Tuesday, March 19, 2013
The Baptism by Shelia P. Moses
Readers follow along as Leon weaves a story about the time when he and his twin brother, Luke, are now twelve and old enough to be baptized. This is a coming-of-age tradition is his community, and one that Leon isn't sure he's ready for. In his matter-of-fact voice, the reader learns of the racial prejudice Leon and his family live with daily, and the many injustices African-Americans faced. For me, it's difficult to fathom having to live with the fact that your father was murdered and nothing done to seek justice simply because the victim was black or, knowing that the white man who owns the land you sharecrop is a half-brother of your mom, a relationship that is never acknowledged publicly.
This isn't a book I would recommend for the average middle school reader, frankly because I don't know that they would fully grasp the difficulties of this life. I think it would be an excellent story to use as a starting point for discussions about the life of African Americans and the importance of the civil rights movement.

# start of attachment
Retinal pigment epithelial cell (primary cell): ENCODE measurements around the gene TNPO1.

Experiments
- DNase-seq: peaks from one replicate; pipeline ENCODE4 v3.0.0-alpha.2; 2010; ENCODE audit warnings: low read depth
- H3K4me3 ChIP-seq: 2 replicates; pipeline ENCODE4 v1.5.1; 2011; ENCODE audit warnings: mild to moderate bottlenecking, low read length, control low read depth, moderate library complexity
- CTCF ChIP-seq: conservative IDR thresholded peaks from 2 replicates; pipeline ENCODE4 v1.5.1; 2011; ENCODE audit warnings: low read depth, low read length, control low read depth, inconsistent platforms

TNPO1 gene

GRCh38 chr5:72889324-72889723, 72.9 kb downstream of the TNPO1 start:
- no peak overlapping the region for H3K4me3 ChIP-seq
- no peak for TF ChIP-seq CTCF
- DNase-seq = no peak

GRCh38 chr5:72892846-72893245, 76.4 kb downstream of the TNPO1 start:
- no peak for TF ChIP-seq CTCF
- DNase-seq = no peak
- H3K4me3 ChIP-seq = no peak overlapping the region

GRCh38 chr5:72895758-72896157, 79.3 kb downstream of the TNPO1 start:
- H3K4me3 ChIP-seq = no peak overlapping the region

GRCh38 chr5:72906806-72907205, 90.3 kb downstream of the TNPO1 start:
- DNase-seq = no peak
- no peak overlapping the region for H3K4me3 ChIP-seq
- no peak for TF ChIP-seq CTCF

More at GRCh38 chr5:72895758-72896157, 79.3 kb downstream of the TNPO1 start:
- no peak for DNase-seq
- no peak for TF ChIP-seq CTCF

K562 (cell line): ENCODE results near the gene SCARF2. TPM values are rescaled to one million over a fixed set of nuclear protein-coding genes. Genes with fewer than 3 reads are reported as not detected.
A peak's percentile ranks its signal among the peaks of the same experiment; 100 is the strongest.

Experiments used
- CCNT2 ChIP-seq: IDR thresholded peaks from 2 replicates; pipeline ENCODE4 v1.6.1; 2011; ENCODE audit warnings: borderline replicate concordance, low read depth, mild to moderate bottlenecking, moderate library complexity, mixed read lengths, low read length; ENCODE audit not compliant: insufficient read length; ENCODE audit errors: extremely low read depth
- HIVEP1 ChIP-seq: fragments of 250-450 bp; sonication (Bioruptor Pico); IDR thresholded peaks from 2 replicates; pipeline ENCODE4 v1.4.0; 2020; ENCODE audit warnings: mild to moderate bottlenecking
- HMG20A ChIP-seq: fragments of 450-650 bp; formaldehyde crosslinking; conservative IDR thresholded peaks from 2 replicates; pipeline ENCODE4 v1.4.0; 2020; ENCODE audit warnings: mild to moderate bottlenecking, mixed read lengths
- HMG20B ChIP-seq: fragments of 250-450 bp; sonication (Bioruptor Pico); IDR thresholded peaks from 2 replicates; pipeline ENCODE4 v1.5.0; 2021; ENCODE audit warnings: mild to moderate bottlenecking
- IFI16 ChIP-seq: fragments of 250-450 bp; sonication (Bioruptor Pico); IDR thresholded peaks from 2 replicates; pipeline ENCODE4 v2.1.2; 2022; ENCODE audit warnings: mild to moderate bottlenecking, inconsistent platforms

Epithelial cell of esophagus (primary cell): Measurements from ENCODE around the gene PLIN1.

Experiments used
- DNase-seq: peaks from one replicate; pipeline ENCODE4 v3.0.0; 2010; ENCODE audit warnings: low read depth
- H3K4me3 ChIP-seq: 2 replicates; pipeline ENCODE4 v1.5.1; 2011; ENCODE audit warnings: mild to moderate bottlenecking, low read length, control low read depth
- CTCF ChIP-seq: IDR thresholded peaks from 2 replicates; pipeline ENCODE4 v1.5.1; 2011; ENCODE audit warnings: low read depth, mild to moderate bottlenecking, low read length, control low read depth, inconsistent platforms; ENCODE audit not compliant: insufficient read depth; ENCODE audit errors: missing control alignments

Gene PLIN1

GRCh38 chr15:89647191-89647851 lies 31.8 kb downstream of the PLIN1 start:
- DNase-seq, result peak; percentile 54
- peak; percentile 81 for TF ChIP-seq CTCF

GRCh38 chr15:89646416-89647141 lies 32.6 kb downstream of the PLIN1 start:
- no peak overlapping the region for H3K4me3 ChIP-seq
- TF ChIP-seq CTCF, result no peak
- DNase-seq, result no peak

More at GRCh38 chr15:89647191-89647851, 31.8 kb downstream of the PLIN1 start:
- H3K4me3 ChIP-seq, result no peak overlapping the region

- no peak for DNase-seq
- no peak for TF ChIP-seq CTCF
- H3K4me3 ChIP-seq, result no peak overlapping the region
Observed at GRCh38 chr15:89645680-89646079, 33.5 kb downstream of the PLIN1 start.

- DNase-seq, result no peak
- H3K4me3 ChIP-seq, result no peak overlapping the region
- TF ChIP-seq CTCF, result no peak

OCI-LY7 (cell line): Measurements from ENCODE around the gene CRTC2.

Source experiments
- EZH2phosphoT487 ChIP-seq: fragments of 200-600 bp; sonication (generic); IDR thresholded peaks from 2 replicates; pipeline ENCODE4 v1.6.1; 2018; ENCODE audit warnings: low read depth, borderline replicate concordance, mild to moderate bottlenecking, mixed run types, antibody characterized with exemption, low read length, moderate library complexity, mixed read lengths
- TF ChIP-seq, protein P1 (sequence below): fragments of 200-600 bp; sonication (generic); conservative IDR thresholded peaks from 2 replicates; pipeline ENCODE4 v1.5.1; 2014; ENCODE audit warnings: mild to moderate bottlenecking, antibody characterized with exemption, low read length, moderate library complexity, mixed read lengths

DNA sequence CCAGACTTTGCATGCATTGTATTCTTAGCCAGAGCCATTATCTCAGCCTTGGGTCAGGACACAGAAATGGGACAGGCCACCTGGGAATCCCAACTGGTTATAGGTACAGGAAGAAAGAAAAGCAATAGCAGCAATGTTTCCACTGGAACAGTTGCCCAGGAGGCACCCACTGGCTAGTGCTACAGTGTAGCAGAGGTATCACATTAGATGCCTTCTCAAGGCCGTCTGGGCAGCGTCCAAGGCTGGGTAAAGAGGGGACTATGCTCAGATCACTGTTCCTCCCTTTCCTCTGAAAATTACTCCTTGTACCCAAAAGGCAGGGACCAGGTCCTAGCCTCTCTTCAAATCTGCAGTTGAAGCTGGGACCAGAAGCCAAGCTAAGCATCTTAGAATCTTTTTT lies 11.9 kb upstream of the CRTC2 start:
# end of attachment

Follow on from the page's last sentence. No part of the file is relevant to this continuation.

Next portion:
Because it's a story where there's no great conflict or mystery to grab the reader's attention at the start, I'm not sure how many 11-13 year olds would be drawn to The Baptism. I do think it's one I'll recommend some teachers use as a read-aloud to lead to discussions. C+ rating.